UAE to invest $10 billion in Indonesia's sovereign wealth fund

DUBAI/JAKARTA (Reuters) - The United Arab Emirates will invest $10 billion in Indonesia’s new sovereign wealth fund to be spent on projects inside Southeast Asia’s biggest economy, the UAE state news agency reported on Tuesday.

Cranes are seen over the skyline of the Indonesian capital Jakarta November 5, 2015. Higher government spending helped Indonesia's struggling economy grow slightly faster in the third quarter, but not enough to show a real turnaround has begun. Southeast Asia's largest economy expanded 4.73 percent in July-September from a year earlier, the statistics bureau said on Thursday. REUTERS/Darren Whiteside

This marks the biggest foreign investment commitment for the Indonesia Investment Authority (INA) and the first since its February launch.

Authorities have previously said the INA had also received commitments of up to $10 billion prior to its launch, from global companies and agencies, such as the U.S. International Development Finance Corporation and Japan Bank for International Cooperation, and some foreign pension funds.

Jakarta will seed the fund with $5 billion in cash and other assets. Unlike many other sovereign wealth funds, which manage excess oil revenues or foreign exchange reserves, the INA seeks foreign funds as co-investors to finance the country’s economic development and aid pandemic recovery.

The UAE investment will be used for infrastructure projects, including roads and ports, and also tourism, agriculture and other “strategic sectors”, the state news agency WAM reported.

The time frame of the investment was not immediately clear.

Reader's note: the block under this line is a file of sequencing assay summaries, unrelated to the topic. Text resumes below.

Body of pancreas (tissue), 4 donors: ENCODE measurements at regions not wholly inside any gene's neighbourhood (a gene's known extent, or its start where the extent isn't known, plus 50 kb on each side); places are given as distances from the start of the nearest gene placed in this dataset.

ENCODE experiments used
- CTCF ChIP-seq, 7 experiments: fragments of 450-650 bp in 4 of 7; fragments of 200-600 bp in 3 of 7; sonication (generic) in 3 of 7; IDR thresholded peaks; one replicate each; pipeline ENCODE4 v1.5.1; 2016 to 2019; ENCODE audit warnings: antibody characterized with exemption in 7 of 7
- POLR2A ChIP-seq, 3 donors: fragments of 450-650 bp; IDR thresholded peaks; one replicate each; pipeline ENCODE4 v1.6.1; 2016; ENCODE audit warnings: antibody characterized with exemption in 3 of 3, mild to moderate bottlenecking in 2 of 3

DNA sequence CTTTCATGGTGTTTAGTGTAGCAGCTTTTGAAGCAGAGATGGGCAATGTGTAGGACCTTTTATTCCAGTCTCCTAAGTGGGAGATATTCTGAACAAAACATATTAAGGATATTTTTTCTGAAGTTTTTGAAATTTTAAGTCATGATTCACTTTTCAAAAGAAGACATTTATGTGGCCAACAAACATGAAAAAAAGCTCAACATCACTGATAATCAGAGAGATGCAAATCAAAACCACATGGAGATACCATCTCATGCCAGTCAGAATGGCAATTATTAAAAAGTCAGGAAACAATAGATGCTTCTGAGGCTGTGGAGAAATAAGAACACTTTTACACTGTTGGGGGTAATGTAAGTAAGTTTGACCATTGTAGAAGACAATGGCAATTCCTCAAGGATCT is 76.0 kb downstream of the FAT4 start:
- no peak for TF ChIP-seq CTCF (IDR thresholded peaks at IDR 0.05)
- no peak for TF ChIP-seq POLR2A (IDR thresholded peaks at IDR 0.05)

Indonesia welcomed the announcement and said it should “help narrow the gap between the domestic funding capacity and the need for development programmes,” a spokesman for the country’s coordinating ministry of maritime affairs and investment said.

Indonesian officials have said the INA will give opportunities for foreign investors with different types of risk profile, while also helping state companies, whose balance sheets have been under strain due to large investments in infrastructure, deleverage through asset recycling.

Fitch Ratings said on Monday the launch of the INA is unlikely to reduce those companies’ debt levels in the short term, but Indonesia’s capacity to mobilise funds may be amplified if the fund is able to channel overseas capital into infrastructure.

However, it expected such mobilisation to materialize in the longer term after the INA develops a record of funding and managing projects.

The INA has been reviewing investment opportunities at dozens of toll road concessions worth $2.6 billion, among other projects, officials said.

Reporting by Alexander Cornwell in Dubai and Bernadette Christina Munthe and Gayatri Suroyo in Jakarta; Editing by Tom Hogue and Ed Davies